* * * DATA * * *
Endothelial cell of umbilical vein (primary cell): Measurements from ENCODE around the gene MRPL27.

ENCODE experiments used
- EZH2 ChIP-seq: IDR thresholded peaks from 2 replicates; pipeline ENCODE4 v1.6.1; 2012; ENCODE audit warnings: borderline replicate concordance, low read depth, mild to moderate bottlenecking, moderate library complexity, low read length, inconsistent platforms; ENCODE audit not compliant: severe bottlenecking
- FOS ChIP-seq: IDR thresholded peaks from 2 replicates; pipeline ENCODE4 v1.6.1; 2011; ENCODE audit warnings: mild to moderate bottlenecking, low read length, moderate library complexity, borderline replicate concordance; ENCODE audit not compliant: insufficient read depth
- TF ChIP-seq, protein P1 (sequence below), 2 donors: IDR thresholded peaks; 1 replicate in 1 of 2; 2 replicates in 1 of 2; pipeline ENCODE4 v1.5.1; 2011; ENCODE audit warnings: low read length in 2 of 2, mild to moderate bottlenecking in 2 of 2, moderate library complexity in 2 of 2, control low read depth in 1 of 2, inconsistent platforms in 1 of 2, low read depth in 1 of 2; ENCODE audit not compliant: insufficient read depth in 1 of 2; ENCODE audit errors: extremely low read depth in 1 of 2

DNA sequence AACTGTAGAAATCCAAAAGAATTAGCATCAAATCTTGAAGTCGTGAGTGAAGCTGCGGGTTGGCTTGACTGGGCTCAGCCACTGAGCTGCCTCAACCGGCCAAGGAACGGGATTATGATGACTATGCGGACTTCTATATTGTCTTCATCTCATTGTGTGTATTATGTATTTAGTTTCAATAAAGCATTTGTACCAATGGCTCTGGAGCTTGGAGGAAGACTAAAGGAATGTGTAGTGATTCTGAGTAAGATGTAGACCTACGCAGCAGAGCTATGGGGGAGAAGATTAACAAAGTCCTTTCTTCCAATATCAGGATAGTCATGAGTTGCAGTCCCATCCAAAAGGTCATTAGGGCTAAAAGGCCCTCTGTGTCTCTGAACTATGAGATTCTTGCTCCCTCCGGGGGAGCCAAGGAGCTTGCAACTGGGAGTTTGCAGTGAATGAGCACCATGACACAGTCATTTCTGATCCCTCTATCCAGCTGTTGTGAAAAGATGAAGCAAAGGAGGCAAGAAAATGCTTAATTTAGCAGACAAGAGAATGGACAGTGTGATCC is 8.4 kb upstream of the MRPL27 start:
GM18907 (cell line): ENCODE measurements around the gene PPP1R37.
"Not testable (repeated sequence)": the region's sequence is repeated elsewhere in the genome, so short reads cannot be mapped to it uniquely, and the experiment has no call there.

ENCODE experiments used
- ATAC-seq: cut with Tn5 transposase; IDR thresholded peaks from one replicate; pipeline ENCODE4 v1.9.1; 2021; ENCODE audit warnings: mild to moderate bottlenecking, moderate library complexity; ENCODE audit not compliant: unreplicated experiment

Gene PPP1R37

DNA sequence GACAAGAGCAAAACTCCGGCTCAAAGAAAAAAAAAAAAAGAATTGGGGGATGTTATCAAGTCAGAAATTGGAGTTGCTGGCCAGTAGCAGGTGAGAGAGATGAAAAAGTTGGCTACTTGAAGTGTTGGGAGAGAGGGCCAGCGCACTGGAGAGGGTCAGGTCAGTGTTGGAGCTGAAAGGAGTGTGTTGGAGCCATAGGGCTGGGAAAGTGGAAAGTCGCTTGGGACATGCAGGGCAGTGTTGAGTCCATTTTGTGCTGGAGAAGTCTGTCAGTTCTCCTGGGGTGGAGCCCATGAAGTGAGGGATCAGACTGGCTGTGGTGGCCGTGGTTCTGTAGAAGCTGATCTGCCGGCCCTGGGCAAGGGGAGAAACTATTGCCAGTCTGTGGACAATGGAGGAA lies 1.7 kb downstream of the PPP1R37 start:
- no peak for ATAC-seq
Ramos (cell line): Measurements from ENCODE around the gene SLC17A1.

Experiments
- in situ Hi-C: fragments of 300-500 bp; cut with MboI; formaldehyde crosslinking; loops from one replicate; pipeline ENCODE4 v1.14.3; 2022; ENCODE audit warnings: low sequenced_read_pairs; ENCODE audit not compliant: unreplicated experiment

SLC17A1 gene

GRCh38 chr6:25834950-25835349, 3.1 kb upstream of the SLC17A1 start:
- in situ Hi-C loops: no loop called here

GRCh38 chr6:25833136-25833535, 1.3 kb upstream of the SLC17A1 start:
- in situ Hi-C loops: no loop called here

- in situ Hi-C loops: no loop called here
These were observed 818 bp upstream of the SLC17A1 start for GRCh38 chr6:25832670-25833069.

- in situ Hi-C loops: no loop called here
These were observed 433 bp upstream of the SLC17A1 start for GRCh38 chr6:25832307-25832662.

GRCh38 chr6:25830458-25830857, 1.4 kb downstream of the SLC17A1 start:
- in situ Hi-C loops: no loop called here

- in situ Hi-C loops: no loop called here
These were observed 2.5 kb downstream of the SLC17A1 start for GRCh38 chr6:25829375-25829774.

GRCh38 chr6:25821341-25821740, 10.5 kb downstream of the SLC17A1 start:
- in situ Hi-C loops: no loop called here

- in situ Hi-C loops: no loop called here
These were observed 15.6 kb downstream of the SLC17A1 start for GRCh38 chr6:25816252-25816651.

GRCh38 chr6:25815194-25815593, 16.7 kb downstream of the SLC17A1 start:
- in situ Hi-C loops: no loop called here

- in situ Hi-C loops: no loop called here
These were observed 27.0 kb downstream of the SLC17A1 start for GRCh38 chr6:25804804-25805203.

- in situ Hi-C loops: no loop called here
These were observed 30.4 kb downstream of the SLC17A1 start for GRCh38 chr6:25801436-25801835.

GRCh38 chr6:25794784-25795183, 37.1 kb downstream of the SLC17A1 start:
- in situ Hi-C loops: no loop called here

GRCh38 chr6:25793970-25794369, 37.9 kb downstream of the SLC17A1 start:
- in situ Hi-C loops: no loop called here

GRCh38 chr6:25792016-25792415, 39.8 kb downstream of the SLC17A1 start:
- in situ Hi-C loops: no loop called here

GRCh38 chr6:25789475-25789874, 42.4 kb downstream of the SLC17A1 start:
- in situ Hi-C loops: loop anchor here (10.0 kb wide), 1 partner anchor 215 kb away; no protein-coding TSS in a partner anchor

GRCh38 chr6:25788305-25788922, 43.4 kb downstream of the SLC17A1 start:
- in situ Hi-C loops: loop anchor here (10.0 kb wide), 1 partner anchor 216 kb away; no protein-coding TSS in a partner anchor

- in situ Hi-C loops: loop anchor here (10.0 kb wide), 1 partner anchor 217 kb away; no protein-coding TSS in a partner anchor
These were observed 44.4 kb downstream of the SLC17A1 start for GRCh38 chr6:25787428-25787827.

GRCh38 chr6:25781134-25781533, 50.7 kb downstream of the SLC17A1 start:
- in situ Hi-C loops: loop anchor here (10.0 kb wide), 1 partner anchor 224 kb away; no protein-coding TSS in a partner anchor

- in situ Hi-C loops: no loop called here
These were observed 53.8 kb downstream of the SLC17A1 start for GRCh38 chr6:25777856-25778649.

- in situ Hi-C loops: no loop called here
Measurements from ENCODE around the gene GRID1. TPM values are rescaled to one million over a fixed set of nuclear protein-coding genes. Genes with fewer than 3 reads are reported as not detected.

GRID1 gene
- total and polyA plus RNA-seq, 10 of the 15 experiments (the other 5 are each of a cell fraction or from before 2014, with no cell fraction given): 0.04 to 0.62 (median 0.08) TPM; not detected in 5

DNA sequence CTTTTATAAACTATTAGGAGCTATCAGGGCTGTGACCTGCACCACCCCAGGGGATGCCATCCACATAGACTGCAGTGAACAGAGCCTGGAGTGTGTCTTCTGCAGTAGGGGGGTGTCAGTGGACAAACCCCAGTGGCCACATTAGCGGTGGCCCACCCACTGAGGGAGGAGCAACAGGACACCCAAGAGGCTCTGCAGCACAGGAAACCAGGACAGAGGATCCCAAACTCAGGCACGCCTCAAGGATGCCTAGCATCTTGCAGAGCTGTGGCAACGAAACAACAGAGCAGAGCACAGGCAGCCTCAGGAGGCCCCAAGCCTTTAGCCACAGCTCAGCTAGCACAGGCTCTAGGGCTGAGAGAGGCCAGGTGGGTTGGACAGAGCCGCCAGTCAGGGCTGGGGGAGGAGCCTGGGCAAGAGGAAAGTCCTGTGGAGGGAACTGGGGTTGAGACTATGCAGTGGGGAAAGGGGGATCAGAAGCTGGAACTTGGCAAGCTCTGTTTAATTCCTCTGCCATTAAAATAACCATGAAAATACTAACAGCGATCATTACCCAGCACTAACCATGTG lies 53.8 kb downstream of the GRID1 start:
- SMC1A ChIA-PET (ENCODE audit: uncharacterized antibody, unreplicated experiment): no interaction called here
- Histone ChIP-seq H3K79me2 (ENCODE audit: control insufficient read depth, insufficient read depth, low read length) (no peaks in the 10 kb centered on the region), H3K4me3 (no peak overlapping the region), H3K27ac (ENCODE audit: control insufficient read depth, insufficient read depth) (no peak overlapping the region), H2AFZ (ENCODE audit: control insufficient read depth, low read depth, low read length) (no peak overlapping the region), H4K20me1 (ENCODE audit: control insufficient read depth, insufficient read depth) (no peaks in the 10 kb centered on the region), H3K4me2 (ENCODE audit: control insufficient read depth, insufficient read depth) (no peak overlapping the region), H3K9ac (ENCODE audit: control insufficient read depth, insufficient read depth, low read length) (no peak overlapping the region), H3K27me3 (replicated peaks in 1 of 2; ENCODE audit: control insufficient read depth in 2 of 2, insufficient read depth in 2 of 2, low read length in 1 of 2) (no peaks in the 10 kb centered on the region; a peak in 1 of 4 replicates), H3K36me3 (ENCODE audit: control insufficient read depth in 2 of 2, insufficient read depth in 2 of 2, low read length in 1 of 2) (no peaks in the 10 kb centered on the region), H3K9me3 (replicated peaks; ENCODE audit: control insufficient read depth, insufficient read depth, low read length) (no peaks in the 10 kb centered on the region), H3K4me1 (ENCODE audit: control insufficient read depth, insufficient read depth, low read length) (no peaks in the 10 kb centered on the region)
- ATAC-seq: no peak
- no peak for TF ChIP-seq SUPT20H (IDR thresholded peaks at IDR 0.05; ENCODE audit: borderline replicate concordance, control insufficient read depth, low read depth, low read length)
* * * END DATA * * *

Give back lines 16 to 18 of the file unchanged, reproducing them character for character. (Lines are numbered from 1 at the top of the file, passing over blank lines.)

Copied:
- in situ Hi-C: fragments of 300-500 bp; cut with MboI; formaldehyde crosslinking; loops from one replicate; pipeline ENCODE4 v1.14.3; 2022; ENCODE audit warnings: low sequenced_read_pairs; ENCODE audit not compliant: unreplicated experiment

SLC17A1 gene

GRCh38 chr6:25834950-25835349, 3.1 kb upstream of the SLC17A1 start: